Here’s Why You Must Be Extra Careful While Filling Oil in Your Car

Here's Why You Must Be Extra Careful While Filling Oil in Your CarToo little oil in your car’s engine can prove to be far more dangerous than you think. It can lead to your engine becoming pretty hot pretty quickly. In the worst-case scenario, it can even lead to increased friction between the moving parts of the engine. This increased friction can cause the moving parts of the engine to stop moving until lubricated properly.

Similarly, too much oil can also prove to be far more dangerous than you think. Excessive oil can lead to the foaming of the lubricant. When this happens, the lubricant loses its cooling ability. Further, your car’s engine will find it difficult to push this frothy oil to the parts that need it the most. This, in turn, will inevitably lead to parts of the engine as well as the engine becoming damaged eventually.

The tricky question, therefore, is: exactly how much oil should you put in your car? Well, the answer to this question will vary from car to car. So, the first thing you must do is pick up your car’s manual and look for answers in it. However, as a general rule, no car requires more than 4 to 6 quarts of engine oil.

So, what happens when you pour too much oil into your car? The excessive oil will eventually find its way into a pan placed underneath the crankshaft. When this pan becomes overfilled with oil, the crankshaft adopts the motion of a high-speed blender and converts the oil into foam.

The crankshaft moves whenever the engine is moving, and its movement compliments the movement of the engine. For instance, if your tachometer reads 2,500 rpm at 75mph, this essentially means that your crankshaft is doing 2,500 complete revolutions every minute.

Overfilling does not only mess with various moving parts of your car’s engine but it also increases the oil pressure, which in turn, leads to excessive pressure on seals and gaskets that do the essential task of not letting the excessive oil leak out. This excessive pressure eventually damages seals and gaskets.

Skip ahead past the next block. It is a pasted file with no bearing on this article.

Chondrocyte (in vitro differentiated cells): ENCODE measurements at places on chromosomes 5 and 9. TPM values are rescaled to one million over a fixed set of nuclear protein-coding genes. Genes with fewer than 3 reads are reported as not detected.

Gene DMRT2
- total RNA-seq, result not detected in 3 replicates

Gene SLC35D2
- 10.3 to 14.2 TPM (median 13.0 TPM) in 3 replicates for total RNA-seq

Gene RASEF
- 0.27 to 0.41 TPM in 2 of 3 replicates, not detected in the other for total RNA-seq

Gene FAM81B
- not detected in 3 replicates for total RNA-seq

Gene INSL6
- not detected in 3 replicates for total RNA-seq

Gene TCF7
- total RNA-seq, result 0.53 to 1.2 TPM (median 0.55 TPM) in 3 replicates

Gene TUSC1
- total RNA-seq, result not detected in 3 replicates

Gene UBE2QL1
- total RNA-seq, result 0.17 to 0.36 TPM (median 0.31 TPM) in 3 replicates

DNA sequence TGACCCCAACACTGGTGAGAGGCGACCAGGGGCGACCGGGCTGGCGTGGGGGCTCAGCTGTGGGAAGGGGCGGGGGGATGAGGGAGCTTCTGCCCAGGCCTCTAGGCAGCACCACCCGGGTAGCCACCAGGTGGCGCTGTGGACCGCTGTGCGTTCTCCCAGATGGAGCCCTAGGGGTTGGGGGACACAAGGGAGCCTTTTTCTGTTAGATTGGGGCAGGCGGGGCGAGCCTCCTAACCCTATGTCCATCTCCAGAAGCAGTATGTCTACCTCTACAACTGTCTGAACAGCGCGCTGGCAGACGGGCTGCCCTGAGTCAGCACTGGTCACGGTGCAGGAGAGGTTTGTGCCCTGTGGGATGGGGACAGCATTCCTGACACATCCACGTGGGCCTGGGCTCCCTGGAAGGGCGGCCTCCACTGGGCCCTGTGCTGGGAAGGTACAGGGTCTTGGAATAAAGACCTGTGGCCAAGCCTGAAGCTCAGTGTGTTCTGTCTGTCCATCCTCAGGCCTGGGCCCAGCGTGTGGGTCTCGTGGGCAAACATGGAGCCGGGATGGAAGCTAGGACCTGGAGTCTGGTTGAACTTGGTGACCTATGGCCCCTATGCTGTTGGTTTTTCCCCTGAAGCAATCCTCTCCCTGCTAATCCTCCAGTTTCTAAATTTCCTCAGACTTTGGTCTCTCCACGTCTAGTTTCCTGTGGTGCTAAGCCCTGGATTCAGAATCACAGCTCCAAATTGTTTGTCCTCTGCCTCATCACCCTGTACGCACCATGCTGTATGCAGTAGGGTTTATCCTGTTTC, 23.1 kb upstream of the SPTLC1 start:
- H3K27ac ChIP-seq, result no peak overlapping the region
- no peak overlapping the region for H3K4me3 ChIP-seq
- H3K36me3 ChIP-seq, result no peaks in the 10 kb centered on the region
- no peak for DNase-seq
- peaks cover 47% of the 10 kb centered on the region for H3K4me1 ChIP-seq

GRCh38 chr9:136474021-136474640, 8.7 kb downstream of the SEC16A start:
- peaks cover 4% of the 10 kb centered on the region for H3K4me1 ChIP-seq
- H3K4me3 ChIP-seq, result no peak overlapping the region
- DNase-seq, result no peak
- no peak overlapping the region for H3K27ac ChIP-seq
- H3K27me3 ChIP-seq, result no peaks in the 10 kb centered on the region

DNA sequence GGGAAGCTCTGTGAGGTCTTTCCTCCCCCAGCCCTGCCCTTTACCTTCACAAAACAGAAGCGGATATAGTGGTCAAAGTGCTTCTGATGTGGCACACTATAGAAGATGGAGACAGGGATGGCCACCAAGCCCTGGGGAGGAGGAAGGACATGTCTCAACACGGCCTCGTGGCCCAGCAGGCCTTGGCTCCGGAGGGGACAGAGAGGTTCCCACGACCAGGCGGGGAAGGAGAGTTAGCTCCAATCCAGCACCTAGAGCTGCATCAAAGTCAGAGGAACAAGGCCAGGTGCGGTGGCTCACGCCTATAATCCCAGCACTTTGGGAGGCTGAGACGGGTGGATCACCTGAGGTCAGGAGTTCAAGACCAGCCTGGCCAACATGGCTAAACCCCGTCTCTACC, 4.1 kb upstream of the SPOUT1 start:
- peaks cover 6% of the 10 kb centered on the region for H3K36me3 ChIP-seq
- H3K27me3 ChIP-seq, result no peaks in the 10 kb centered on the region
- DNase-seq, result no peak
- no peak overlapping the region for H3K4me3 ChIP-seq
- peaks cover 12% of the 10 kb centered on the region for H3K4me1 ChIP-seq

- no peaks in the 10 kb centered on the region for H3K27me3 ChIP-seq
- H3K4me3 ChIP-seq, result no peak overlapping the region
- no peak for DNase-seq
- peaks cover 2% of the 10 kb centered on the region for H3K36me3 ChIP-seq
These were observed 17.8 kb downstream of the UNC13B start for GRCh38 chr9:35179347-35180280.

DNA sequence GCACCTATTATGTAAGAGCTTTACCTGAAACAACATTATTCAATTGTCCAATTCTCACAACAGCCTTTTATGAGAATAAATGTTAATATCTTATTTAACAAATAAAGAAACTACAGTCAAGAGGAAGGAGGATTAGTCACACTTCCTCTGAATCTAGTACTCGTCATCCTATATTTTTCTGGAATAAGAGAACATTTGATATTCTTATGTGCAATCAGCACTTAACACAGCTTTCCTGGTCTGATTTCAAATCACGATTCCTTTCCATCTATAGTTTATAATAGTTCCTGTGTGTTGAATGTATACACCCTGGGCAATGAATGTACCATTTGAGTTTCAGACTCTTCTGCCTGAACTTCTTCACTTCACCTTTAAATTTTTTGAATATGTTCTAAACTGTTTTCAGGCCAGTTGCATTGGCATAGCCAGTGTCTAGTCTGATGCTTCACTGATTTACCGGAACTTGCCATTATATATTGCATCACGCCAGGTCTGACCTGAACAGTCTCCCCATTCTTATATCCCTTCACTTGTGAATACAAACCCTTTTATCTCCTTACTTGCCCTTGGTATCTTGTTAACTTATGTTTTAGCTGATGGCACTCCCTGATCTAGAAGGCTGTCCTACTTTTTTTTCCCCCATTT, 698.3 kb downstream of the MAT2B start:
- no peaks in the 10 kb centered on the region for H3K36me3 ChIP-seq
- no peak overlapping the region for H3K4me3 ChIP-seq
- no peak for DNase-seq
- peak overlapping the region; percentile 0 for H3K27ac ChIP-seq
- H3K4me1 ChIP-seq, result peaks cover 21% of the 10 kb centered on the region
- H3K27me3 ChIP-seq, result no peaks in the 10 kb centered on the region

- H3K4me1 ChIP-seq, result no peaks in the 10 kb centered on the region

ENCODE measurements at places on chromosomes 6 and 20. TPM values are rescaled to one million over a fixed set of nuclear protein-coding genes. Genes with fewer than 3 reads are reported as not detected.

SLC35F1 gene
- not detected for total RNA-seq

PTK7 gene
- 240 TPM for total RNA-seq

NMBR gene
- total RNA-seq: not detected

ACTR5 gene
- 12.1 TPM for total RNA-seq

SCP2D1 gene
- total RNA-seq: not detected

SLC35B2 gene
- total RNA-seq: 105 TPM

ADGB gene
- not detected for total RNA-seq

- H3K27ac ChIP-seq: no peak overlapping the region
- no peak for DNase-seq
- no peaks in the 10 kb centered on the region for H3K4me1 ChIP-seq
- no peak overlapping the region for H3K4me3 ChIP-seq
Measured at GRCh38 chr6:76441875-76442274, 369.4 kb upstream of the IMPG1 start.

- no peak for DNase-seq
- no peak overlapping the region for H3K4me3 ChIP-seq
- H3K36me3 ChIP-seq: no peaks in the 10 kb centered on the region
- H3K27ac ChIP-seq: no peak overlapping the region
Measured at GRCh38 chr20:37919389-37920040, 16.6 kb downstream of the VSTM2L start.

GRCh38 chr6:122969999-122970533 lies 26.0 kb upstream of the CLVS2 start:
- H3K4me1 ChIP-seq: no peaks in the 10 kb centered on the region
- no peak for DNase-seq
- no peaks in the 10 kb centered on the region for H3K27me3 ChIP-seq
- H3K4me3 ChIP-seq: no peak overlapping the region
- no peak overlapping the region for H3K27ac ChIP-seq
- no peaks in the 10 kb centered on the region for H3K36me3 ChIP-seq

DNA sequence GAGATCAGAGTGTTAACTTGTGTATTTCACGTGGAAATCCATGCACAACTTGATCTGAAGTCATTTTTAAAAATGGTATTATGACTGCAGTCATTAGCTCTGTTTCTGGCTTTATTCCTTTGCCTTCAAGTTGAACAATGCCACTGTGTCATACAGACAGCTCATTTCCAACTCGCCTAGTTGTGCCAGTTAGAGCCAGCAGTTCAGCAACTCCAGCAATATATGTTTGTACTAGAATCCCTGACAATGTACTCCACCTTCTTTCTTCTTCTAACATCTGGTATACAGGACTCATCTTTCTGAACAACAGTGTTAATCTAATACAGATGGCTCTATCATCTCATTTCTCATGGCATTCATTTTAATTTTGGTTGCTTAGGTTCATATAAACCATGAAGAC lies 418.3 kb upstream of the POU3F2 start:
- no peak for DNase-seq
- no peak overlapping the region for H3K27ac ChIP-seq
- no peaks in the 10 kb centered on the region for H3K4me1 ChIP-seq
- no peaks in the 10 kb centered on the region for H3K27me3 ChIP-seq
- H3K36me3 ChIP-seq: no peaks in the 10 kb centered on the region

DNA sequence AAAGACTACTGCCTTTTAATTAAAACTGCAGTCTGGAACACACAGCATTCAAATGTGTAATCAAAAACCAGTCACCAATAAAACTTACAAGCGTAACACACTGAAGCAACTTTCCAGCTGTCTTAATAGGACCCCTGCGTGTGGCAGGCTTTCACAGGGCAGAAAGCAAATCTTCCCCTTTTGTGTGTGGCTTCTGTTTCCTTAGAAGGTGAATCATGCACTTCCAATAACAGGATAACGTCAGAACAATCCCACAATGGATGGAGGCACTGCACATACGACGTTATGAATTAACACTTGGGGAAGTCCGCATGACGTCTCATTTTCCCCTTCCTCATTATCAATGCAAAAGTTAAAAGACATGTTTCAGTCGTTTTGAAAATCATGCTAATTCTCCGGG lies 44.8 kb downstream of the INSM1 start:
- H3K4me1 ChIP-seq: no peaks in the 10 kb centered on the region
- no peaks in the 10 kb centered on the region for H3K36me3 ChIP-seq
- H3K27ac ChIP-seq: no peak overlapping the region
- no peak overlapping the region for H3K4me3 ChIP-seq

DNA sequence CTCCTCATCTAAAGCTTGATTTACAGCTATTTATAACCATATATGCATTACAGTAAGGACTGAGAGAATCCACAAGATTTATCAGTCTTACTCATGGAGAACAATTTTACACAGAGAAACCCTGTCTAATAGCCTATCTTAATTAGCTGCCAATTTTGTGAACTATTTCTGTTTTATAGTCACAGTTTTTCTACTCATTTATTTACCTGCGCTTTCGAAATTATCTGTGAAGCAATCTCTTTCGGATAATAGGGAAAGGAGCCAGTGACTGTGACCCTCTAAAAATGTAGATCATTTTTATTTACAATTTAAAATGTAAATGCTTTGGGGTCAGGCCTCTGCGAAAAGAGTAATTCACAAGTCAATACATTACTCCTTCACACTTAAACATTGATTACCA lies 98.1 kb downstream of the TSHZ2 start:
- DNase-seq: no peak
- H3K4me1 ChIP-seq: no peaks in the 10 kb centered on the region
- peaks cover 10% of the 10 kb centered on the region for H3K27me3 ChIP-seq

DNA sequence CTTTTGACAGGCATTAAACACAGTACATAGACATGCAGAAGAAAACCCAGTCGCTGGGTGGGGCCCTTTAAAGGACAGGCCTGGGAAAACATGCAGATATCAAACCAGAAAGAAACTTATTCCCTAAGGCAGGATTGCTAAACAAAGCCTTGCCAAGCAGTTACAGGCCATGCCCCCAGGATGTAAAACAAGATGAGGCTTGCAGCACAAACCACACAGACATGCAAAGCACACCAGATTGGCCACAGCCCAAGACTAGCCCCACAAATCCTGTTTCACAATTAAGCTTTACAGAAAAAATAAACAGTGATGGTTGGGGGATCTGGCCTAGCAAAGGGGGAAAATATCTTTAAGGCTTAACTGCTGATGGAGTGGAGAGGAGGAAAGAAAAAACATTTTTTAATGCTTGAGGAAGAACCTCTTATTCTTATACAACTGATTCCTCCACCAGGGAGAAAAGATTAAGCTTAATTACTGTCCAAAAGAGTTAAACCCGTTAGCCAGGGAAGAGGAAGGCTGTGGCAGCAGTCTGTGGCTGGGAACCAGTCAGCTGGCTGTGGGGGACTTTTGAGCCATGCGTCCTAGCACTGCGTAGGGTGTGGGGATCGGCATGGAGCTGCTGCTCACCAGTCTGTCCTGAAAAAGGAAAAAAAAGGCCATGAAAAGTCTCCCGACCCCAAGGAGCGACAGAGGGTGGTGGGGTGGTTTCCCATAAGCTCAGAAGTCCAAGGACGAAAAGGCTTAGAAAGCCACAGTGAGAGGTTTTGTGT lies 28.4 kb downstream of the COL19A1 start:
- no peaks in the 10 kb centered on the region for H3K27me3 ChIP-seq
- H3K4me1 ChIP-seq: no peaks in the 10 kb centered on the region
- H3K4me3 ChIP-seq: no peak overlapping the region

So, what causes overfilling? Sometimes, technicians at repair shops pour oil directly from bulk containers into the engine. Ideally, one should use quart or gallon-size containers and pour oil only after measuring it exactly. Similarly, sometimes, technicians keep holding the pump trigger for way too long, which, in turn, also leads to excessive oil entering the car. Lastly, this is a mistake that even the best car experts make. While pouring oil, they do not check the dipstick. Those technicians who check the dipstick do not wait long enough for the dipstick to show the correct reading, which often leads to the technician pouring more oil than needed by mistake.

So, how should one pour oil the right way? Here is your answer: check the dipstick when the engine is cold and the vehicle is flat on the ground. When your car is in this position, you will get the right reading. If the dipstick shows your car is slightly overfilled, do not worry too much. Your car can easily handle slight variance from the ideal standards. However, if the dipstick shows that the engine is overfilled by a quart or more or if you see foam on your dipstick, get a technician to drain the oil and refill your car again properly.

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